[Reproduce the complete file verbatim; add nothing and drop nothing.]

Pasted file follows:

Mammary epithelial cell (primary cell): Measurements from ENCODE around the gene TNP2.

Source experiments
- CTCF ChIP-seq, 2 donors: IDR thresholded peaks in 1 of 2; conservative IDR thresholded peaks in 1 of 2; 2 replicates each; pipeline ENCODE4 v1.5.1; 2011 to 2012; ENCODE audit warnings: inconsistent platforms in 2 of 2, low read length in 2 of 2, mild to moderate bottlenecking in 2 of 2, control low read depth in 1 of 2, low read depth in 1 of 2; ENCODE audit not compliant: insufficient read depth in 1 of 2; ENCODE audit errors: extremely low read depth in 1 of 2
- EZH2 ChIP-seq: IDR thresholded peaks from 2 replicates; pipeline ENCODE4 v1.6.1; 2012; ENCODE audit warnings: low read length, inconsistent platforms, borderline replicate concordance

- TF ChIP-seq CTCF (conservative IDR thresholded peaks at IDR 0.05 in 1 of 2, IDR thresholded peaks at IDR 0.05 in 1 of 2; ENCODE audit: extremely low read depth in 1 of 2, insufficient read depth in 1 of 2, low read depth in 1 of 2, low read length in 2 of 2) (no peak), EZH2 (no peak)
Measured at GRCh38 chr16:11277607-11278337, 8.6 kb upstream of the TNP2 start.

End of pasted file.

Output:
Mammary epithelial cell (primary cell): Measurements from ENCODE around the gene TNP2.

Source experiments
- CTCF ChIP-seq, 2 donors: IDR thresholded peaks in 1 of 2; conservative IDR thresholded peaks in 1 of 2; 2 replicates each; pipeline ENCODE4 v1.5.1; 2011 to 2012; ENCODE audit warnings: inconsistent platforms in 2 of 2, low read length in 2 of 2, mild to moderate bottlenecking in 2 of 2, control low read depth in 1 of 2, low read depth in 1 of 2; ENCODE audit not compliant: insufficient read depth in 1 of 2; ENCODE audit errors: extremely low read depth in 1 of 2
- EZH2 ChIP-seq: IDR thresholded peaks from 2 replicates; pipeline ENCODE4 v1.6.1; 2012; ENCODE audit warnings: low read length, inconsistent platforms, borderline replicate concordance

- TF ChIP-seq CTCF (conservative IDR thresholded peaks at IDR 0.05 in 1 of 2, IDR thresholded peaks at IDR 0.05 in 1 of 2; ENCODE audit: extremely low read depth in 1 of 2, insufficient read depth in 1 of 2, low read depth in 1 of 2, low read length in 2 of 2) (no peak), EZH2 (no peak)
Measured at GRCh38 chr16:11277607-11278337, 8.6 kb upstream of the TNP2 start.